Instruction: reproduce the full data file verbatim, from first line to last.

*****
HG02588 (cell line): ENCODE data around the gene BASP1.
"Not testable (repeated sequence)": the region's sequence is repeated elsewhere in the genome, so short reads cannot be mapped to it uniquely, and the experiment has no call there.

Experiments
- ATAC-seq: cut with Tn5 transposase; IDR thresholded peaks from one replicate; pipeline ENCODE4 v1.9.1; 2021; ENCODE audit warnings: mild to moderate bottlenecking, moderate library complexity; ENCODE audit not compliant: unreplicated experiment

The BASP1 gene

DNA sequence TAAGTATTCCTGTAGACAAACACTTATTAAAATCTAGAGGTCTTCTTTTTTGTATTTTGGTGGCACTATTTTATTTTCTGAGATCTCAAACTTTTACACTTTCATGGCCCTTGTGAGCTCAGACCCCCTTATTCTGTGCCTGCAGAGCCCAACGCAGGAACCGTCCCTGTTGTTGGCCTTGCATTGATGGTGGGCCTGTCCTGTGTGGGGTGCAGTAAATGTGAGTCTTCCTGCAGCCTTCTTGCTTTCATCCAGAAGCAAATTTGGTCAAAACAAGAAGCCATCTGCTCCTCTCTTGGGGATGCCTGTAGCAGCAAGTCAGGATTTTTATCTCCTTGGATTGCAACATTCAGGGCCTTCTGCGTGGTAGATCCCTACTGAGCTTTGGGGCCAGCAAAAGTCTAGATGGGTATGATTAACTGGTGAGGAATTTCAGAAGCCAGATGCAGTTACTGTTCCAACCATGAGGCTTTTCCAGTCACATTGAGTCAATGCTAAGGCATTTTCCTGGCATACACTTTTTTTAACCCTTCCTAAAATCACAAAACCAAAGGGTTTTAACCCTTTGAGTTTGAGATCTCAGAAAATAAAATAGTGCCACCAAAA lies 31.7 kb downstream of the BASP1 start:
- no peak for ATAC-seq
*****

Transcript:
HG02588 (cell line): ENCODE data around the gene BASP1.
"Not testable (repeated sequence)": the region's sequence is repeated elsewhere in the genome, so short reads cannot be mapped to it uniquely, and the experiment has no call there.

Experiments
- ATAC-seq: cut with Tn5 transposase; IDR thresholded peaks from one replicate; pipeline ENCODE4 v1.9.1; 2021; ENCODE audit warnings: mild to moderate bottlenecking, moderate library complexity; ENCODE audit not compliant: unreplicated experiment

The BASP1 gene

DNA sequence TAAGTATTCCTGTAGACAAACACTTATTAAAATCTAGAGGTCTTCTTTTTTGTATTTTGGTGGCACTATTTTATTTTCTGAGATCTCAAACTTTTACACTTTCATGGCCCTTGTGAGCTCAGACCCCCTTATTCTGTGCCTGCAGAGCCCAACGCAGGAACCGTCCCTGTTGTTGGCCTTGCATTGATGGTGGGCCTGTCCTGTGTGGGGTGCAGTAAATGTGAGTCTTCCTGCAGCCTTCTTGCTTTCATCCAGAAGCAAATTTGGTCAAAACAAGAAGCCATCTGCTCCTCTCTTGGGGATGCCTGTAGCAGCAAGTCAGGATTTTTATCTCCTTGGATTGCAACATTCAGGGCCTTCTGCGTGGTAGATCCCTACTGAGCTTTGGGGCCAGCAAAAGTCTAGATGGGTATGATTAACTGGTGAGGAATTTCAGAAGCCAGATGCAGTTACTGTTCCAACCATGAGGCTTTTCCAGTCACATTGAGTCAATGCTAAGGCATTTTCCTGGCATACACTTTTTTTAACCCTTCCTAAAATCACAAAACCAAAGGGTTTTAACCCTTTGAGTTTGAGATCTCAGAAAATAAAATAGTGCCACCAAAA lies 31.7 kb downstream of the BASP1 start:
- no peak for ATAC-seq